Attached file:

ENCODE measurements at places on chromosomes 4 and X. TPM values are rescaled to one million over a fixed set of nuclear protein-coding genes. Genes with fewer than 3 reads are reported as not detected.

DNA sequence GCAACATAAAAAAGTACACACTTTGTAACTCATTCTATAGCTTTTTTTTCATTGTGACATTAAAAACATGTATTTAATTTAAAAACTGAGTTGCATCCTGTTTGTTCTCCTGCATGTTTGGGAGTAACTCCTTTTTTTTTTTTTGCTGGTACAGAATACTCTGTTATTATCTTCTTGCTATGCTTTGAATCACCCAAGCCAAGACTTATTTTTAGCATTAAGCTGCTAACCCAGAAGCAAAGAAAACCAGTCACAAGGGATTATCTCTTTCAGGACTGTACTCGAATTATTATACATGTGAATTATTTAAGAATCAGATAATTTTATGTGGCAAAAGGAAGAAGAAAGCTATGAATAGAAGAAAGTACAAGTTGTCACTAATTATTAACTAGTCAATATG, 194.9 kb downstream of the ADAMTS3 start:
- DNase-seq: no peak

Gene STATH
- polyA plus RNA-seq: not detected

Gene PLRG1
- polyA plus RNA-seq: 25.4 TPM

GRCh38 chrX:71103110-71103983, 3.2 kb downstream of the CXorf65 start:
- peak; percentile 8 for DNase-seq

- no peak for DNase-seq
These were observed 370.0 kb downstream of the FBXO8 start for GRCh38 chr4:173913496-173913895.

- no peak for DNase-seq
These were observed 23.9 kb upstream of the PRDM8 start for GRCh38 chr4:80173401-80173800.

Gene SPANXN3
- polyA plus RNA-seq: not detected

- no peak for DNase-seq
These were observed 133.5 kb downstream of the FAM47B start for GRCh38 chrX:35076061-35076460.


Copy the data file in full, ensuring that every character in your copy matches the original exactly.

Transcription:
ENCODE measurements at places on chromosomes 4 and X. TPM values are rescaled to one million over a fixed set of nuclear protein-coding genes. Genes with fewer than 3 reads are reported as not detected.

DNA sequence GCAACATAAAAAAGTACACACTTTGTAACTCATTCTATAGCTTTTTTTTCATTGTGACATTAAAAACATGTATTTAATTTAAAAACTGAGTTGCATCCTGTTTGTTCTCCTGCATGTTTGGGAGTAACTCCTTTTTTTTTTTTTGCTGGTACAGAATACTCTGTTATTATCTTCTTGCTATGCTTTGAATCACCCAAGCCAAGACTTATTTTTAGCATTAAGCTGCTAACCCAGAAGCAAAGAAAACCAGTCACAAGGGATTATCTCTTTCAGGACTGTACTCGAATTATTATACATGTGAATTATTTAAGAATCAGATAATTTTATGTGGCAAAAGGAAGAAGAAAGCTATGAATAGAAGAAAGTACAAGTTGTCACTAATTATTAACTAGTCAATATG, 194.9 kb downstream of the ADAMTS3 start:
- DNase-seq: no peak

Gene STATH
- polyA plus RNA-seq: not detected

Gene PLRG1
- polyA plus RNA-seq: 25.4 TPM

GRCh38 chrX:71103110-71103983, 3.2 kb downstream of the CXorf65 start:
- peak; percentile 8 for DNase-seq

- no peak for DNase-seq
These were observed 370.0 kb downstream of the FBXO8 start for GRCh38 chr4:173913496-173913895.

- no peak for DNase-seq
These were observed 23.9 kb upstream of the PRDM8 start for GRCh38 chr4:80173401-80173800.

Gene SPANXN3
- polyA plus RNA-seq: not detected

- no peak for DNase-seq
These were observed 133.5 kb downstream of the FAM47B start for GRCh38 chrX:35076061-35076460.